At the center of “Cathedral” is a significant irony: a narrator who ignorantly disdains blindness while being oblivious to his own limitations in sight. Of course, the narrator can see with his eyes but does not realize the limitations he has placed on himself, and how those prevent him from seeing or wanting anything greater in life. The story is ultimately about transcendence; that is, an existence beyond the limitations of physical things. What Robert has that the narrator lacks is a sight into the wonder of things, the potential for greatness and tenderness in humanity, and the curiosity that can make one truly alive and free even if one is limited by physical factors.
To understand the narrator, it is helpful to analyze the masterful first-person voice of the story. The narration is arguably one of Carver’s most vivid. The narrator is forthcoming with his listener, both in terms of what he shares (his insecurities are myriad) but also through the personal qualities he reveals. He’s crude and he’s mean, but he’s also glib. There’s a wicked humor in the way he talks. While he certainly is detached from himself at the beginning, he is unusually talkative and clever for a Carver narrator. It’s a voice worth reading aloud, especially when one notices that the glibness is noticeably absent from the final pages. This absence delivers as powerfully as anything else how shaken and affected the narrator is by this experience.
The characterization does a lot to disguise the narrator’s primary problem: he is detached from his life. As with most of the stories in this collection, the character seems to observe himself more than to feel himself in control. The nightly drug use and clear alcohol abuse are easy ways to understand this. It’s telling that for all his seeming honesty, he never admits aloud his jealousy of Robert based on the blind man’s past relationship with his wife. There is obviously sexual intimidation – look at his language when he describes the touching of the face – yet he never acknowledges it. But this jealousy doesn’t hide a functioning relationship; he is dismissive of his wife, and speaks of her great emotional experiences with a particular glibness. Likewise, he seems contemptuous of her desire to write poetry. His detachment from himself is well-reflected in the incident where he listens to one of Robert’s tapes with his wife.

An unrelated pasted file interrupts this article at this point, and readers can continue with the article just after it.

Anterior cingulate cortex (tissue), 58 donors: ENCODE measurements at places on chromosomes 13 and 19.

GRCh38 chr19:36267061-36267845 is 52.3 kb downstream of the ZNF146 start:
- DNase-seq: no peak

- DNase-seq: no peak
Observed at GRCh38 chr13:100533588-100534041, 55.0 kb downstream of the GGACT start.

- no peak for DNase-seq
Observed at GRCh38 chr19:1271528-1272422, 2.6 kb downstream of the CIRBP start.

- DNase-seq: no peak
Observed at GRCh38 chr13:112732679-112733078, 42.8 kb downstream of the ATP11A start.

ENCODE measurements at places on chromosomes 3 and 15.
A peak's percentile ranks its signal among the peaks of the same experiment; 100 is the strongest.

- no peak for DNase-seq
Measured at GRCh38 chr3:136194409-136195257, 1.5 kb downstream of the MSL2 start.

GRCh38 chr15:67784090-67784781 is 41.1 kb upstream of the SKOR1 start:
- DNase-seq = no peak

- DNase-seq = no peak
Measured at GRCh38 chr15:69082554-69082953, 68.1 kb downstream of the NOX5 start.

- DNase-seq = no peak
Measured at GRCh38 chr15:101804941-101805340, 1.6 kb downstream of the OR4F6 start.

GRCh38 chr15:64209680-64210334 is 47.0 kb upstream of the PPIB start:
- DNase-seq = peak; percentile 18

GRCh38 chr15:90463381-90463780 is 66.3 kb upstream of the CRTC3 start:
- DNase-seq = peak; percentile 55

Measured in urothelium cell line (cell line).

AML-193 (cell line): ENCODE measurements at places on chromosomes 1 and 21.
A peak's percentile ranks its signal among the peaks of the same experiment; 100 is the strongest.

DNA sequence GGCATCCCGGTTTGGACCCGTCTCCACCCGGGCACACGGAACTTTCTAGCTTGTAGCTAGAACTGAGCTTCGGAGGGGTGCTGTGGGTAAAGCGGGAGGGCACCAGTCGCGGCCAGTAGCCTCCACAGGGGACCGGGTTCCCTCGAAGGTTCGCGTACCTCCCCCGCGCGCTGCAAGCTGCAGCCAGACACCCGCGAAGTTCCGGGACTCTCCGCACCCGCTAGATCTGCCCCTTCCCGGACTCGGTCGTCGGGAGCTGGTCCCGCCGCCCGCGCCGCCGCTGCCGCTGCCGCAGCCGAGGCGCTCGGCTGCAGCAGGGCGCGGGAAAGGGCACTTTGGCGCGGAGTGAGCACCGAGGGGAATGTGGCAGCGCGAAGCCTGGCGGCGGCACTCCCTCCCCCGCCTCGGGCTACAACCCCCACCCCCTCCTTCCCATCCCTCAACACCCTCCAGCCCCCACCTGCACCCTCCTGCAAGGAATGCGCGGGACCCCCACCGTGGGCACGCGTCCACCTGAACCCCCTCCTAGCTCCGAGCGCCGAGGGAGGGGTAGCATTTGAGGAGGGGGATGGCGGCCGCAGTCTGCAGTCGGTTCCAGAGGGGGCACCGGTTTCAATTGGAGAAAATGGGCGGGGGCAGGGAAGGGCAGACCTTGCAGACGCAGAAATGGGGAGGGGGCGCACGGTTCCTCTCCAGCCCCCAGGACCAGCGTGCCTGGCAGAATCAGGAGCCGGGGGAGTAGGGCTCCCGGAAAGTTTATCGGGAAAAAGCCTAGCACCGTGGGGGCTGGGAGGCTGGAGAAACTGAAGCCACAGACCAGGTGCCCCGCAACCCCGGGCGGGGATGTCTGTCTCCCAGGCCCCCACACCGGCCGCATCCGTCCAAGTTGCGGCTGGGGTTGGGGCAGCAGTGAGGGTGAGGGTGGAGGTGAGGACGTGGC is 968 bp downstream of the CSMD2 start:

I heard my own name in the mouth of this stranger, this blind man I didn’t even know! And then this [from Robert’s tape]: “From all you’ve said about him, I can only conclude—” But we were interrupted, a knock at the door, something, and we didn’t ever get back to the tape. Maybe it was just as well. I’d heard all I wanted to.”
For all his judgment of others, the narrator is more than happy to not turn his critical eye on himself, or to be confronted with as much. But he is alone – he has no friends (as his wife says), and he stays up watching TV stoned each night when she goes to bed. It’s telling that, in the early stage of his time alone with Robert, he confesses that he truly was happy to have the company. There is an interesting aside when he listens to Robert and his wife talk about their past decade apart. He says, “They talked of things that had happened to them—to them!—these past ten years!” Whether he is simply annoyed that they are neglecting him (even though he seems uninterested in answering Robert’s questions about himself) or if he means to suggest they live more fulfilling lives that he doesn’t understand, his aside speaks to his sense of isolation. As he tells Robert late in the story, he “doesn’t believe in anything.” He has no connection to anything greater or smaller than himself.
This sense of isolation helps to demonstrate his obstinate close-mindedness, most apparent in his feelings and pre-conceived notions of blindness. He immediately identifies the blind as remote and distinct from a ‘normal’ person. As he admits, his idea of blindness comes from the movies. His ideas are frankly absurd: for instance, he thinks blind people can’t smoke, or that they don’t wear beards. But what is not in many movies is the hatefulness he exhibits – “who’d want to go to such a wedding in the first place?” he asks about Robert and Beulah’s nuptials. And his attitude about Beulah is harshly insensitive. He seems legitimately sorry for Beulah because of her marriage to Robert, as though his lack of sight meant he couldn’t appreciate her.